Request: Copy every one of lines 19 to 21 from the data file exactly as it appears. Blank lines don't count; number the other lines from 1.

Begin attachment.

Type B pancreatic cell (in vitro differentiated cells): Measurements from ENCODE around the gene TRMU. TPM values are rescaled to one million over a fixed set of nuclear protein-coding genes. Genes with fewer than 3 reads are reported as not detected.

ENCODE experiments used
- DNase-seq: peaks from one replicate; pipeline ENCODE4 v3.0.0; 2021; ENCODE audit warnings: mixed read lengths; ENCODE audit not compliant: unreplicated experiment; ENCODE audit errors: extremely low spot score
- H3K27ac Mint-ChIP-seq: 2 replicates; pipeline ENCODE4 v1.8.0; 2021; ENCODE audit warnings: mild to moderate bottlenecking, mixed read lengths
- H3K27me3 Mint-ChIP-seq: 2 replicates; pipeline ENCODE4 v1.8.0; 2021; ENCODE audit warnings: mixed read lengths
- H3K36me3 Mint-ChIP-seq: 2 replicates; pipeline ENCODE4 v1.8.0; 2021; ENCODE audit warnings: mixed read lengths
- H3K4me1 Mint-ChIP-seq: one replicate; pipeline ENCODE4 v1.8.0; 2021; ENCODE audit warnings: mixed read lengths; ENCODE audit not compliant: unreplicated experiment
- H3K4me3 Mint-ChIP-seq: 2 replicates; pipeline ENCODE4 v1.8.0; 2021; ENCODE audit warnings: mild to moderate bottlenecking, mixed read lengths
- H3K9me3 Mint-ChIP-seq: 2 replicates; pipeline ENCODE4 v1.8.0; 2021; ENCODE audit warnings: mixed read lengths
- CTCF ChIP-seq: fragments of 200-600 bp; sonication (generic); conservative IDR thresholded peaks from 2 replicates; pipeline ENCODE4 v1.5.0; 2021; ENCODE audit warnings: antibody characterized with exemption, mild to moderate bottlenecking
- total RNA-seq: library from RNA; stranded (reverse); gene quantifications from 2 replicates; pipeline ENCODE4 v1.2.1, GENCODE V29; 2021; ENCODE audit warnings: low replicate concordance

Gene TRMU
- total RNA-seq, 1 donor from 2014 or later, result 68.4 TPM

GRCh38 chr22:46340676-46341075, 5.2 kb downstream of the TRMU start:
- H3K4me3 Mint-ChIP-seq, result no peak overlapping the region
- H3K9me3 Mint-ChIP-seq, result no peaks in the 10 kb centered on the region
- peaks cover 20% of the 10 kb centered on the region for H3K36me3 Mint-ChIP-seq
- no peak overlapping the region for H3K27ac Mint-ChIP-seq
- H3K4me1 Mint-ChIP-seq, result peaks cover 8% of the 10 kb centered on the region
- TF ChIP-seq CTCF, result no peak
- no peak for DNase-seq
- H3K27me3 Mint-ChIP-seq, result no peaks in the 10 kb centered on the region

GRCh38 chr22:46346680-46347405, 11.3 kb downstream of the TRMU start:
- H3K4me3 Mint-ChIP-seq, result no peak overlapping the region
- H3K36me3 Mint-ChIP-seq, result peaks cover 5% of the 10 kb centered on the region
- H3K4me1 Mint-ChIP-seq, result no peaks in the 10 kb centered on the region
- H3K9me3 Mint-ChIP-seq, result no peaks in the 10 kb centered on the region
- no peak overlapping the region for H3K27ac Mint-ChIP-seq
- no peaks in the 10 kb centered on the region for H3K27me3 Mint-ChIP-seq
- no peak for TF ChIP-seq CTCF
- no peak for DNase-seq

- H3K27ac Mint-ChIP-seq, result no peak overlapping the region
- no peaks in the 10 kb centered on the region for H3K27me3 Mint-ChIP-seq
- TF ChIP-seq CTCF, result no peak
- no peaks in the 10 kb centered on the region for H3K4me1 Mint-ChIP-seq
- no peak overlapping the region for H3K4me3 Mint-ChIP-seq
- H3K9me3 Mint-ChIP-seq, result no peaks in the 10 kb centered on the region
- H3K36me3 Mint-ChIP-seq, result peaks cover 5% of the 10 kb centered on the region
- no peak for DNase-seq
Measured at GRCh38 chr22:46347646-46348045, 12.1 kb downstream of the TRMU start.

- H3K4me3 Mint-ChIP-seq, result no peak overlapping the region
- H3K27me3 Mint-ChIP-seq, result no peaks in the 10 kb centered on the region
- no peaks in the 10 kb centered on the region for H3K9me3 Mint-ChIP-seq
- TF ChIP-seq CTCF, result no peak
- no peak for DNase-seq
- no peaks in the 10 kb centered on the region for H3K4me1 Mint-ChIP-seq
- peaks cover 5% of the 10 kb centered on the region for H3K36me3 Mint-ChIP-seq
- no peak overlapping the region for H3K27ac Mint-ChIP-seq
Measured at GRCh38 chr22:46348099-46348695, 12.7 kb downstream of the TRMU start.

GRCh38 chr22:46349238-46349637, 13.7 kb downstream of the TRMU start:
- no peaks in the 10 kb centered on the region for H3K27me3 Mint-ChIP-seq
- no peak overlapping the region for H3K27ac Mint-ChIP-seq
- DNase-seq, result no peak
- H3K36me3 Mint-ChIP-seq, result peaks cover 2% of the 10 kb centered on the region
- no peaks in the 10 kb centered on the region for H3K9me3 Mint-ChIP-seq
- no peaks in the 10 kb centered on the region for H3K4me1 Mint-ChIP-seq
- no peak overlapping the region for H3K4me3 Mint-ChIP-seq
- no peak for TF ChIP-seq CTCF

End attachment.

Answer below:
- H3K4me1 Mint-ChIP-seq, result peaks cover 8% of the 10 kb centered on the region
- TF ChIP-seq CTCF, result no peak
- no peak for DNase-seq